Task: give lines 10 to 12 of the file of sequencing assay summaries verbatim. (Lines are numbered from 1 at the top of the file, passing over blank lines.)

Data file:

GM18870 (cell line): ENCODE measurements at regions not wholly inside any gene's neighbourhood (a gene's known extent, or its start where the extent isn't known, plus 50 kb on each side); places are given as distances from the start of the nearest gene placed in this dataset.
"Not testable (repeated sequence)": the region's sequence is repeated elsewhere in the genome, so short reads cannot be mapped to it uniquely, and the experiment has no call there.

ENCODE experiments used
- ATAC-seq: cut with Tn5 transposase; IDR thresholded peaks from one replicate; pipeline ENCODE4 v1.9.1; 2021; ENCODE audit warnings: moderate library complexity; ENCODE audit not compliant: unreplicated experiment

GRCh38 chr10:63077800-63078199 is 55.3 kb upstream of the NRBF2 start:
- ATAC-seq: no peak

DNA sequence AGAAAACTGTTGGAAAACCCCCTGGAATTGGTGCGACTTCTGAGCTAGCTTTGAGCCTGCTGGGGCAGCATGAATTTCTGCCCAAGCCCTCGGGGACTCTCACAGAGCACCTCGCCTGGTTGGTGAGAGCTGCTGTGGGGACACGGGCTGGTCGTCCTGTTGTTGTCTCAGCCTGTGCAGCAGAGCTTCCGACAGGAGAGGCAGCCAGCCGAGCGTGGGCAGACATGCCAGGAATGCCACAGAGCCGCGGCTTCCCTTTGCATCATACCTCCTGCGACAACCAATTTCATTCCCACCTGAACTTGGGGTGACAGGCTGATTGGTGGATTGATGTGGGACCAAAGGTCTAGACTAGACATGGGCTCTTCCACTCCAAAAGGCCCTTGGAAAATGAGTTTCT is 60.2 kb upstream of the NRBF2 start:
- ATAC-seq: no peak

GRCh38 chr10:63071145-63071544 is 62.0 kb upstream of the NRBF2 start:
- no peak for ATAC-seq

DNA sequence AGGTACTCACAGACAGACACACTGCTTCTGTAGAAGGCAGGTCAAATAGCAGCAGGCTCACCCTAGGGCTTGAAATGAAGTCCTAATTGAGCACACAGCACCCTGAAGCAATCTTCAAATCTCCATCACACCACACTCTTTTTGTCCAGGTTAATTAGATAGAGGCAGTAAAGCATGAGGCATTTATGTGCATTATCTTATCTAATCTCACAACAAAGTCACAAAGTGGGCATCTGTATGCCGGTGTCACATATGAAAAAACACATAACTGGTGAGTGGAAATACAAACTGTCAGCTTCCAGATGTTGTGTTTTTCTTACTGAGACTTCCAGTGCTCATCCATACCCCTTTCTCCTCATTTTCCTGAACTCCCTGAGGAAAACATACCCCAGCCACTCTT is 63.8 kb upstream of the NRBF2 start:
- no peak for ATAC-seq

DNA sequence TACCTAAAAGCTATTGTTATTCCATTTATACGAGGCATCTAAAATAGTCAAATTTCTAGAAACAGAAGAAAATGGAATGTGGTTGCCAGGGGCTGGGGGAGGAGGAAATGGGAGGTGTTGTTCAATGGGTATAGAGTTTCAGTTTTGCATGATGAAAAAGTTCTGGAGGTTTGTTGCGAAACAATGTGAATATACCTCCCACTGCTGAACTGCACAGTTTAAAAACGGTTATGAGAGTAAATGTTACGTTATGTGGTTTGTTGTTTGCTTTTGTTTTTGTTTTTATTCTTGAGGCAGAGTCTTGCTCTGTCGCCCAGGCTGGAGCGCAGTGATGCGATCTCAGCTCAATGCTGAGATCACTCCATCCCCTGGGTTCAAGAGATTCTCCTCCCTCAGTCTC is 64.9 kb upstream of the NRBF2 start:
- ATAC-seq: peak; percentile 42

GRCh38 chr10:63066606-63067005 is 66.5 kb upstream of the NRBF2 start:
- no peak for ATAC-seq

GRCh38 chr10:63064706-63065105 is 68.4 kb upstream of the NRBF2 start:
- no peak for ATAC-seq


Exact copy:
- no peak for ATAC-seq

DNA sequence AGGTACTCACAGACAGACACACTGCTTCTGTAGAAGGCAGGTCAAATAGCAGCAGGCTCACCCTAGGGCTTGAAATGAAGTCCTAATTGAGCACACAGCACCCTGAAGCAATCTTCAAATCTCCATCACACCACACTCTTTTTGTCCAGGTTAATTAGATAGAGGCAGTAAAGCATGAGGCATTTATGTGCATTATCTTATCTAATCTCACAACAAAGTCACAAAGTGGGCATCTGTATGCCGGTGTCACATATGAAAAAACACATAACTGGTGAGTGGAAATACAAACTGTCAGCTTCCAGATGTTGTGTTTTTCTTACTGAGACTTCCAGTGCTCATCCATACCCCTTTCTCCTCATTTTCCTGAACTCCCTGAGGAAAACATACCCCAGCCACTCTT is 63.8 kb upstream of the NRBF2 start:
- no peak for ATAC-seq